Local News

Draw a bug, win a shirt at Bohart open house

By From page A4 | December 13, 2012

Ivana Li, a UC Davis entomology major, drew these walking sticks on her T-shirt, available for sale at the Bohart Museum of Entomology. The T-shirt was designed by Fran Keller, a doctoral candidate in entomology. Kathy Keatley Garvey/Courtesy photo

How creative are you a drawing a bug? A ladybug? Honey bee? Bumble bee? Or other insect?

Visitors to the open house at the Bohart Museum of Entomology on Saturday are invited to draw a bug and enter it into a contest for a free insect-related T-shirt.

The open house, free and open to the public, is set from 1 to 4 p.m. in Room 1124 of Academic Surge on Crocker Lane (formerly California Drive) at UC Davis.

“We’ll have our button machine going,” said senior museum scientist Steve Heydon of the Bohart Museum. Visitors of all ages can draw a bug, which then will be affixed to a button that they can take home. Each button measures about 2¼ inches.

For the contest, the button must be crafted at the museum between 1 and 3:30 p.m., with the winner to be announced by 4 p.m.

The open house will feature the illustrations of Lynn Kimsey, museum director and entomology professor; the late Mary Foley Benson of Davis; and Ivana Li, an undergraduate entomology student and president of the UCD Entomology Club. Li created the graphics on the Bohart T-shirt, “Walking Sticks,” among other work.

Visitors also will be able to see the original plates for the children’s book, “The Story of the Dogface Butterfly,” written by Fran Keller, a doctoral candidate in entomology, and Laine Bauer, who received her degree in art in June from UCD. Greg Kareofelas of Davis, a museum volunteer, contributed photos.

The book, expected to be available for sale at the museum before the holidays, tells the story of how the California dogface butterfly came to be the state insect. It also includes the life cycle of the butterfly, information about the host plant and conservation, and fun facts about the butterfly.

The California dogface butterfly is often mistaken by school children for the alfalfa butterfly, so images will show the differences.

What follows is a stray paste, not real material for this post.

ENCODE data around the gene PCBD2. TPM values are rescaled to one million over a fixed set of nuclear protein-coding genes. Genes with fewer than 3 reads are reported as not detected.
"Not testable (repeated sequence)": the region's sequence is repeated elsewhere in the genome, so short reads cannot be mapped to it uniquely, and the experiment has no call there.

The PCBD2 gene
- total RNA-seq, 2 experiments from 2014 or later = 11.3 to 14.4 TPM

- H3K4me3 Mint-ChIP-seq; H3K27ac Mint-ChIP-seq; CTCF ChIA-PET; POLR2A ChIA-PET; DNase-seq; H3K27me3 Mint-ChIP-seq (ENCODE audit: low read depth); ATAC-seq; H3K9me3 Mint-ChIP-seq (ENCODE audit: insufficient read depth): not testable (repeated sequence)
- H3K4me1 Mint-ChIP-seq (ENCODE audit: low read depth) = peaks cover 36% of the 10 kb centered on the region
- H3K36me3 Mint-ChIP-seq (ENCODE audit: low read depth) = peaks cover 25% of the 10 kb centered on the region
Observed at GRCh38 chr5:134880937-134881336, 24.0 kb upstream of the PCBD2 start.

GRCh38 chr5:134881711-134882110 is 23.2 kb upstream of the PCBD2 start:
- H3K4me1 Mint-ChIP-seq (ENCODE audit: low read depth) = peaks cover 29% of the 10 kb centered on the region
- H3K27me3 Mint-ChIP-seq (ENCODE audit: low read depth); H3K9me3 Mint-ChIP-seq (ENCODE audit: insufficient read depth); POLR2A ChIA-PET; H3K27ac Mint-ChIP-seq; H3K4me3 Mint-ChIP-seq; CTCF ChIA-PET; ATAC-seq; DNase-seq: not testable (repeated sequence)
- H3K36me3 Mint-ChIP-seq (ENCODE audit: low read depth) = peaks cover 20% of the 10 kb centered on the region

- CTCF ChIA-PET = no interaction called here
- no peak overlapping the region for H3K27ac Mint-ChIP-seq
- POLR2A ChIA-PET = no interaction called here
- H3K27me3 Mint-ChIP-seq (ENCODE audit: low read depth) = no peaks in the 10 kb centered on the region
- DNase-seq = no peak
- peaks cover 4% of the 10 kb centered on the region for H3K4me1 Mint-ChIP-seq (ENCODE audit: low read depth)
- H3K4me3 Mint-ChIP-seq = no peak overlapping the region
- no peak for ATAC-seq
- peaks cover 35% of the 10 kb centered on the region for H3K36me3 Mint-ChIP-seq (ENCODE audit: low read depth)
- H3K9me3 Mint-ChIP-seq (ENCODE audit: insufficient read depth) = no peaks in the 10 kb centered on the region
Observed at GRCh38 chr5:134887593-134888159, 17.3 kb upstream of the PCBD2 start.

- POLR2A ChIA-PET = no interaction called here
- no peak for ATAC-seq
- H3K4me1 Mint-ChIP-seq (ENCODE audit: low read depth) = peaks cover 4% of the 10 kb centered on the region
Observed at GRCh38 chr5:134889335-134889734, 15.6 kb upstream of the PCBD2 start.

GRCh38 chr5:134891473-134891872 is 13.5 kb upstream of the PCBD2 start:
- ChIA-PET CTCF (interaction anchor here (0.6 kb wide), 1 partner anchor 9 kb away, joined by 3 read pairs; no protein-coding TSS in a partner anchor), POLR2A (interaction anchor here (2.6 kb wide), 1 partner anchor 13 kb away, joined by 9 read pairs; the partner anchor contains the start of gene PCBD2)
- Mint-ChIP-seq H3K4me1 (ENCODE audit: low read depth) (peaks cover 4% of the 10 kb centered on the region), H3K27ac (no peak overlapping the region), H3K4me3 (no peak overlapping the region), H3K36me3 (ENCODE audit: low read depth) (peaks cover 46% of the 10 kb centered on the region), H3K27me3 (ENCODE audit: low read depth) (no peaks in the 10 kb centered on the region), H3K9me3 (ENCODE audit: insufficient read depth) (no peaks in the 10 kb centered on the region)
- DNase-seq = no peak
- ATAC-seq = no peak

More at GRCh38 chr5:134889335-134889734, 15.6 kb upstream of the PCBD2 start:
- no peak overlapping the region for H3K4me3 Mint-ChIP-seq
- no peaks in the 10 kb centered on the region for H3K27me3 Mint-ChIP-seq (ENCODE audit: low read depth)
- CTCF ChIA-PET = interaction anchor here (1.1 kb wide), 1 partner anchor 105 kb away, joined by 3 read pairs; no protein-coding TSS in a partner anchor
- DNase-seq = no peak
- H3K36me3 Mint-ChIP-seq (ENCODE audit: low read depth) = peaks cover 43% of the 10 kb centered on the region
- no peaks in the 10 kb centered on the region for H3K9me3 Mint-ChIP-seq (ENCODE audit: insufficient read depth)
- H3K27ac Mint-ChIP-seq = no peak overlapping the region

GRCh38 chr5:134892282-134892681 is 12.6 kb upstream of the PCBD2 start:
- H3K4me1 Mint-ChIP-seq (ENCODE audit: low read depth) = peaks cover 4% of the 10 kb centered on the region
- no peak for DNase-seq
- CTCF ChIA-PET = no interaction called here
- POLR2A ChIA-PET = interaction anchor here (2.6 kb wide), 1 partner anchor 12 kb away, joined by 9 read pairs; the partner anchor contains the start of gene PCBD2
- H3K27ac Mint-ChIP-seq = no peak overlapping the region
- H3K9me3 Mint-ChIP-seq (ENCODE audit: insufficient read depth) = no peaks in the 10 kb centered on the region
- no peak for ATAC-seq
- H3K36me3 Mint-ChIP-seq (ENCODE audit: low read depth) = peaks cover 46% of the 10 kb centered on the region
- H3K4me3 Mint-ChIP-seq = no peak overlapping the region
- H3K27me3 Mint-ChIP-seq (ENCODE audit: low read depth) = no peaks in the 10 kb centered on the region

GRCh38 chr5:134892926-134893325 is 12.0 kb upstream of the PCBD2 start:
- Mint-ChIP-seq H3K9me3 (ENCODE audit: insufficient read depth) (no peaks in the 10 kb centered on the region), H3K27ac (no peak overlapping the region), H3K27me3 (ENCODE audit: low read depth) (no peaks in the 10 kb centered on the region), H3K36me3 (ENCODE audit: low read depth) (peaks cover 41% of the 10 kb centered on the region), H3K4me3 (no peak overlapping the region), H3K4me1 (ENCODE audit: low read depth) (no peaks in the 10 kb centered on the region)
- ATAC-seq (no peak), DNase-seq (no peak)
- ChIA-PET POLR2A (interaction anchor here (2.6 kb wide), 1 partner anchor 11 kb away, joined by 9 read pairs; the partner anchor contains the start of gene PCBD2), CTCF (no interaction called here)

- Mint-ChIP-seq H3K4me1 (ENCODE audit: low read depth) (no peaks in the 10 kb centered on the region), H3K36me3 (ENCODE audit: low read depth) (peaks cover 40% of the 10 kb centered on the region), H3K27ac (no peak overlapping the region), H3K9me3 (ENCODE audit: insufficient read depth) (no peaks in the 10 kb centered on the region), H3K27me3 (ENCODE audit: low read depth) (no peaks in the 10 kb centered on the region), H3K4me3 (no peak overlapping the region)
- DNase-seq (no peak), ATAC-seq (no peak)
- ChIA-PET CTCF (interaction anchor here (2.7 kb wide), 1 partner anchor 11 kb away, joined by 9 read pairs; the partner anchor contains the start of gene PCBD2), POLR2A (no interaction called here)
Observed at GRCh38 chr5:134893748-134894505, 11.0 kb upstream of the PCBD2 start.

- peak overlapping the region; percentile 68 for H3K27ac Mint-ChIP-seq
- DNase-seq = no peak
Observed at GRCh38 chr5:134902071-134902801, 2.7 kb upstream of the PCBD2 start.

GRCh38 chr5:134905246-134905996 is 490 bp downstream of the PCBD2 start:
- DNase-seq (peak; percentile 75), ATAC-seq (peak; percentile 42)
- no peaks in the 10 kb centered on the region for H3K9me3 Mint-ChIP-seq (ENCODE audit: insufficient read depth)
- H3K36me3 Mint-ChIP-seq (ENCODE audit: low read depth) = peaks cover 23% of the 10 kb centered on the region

Expanding on the open house theme, Heydon said “Insects and Art” began as early as the caveman days. Cave drawings found in Spain depict honey gatherers, illustrations thought to have been created more than 10,000 years ago.

“Insects in art are found in scientific illustrations and are represented on fabric, paintings, toys, jewelry and other media,” Heydon said.

The Bohart Museum houses a global collection of nearly 8 million insect specimens and is the seventh largest insect collection in North America. The museum also houses a “live petting zoo” of Madagascar hissing cockroaches, walking sticks and tarantulas, and a gift shop filled with T-shirts, sweatshirts, jewelry, posters, insect nets and insect-themed candy.

The museum’s regular hours are 9 a.m. to noon and 1 to 5 p.m. Mondays through Thursdays. Weekend open houses are scheduled throughout the academic year for the convenience of families. Admission is free.

The remainder of the open houses for the 2012-13 year are:

* Sunday, Jan. 13, 1 to 4 p.m.: “Extreme Insects”;

* Saturday, Feb. 2, 1 to 4 p.m.: “Biodiversity Museum Day”;

* Sunday, March 24, 1 to 4 p.m.: “Aquatic Insects”;

* Saturday, April 20: 10 a.m. to 3 p.m., Picnic Day;

* Saturday, May 11, 1 to 4 p.m.: “Moth-er’s Day”

* Sunday, June 9, 1 to 4 p.m.: “How to Find Insects”

For more information, visit http://bohart.ucdavis.edu or contact Heydon at [email protected] or 530-752-0493.

Kathy Keatley Garvey

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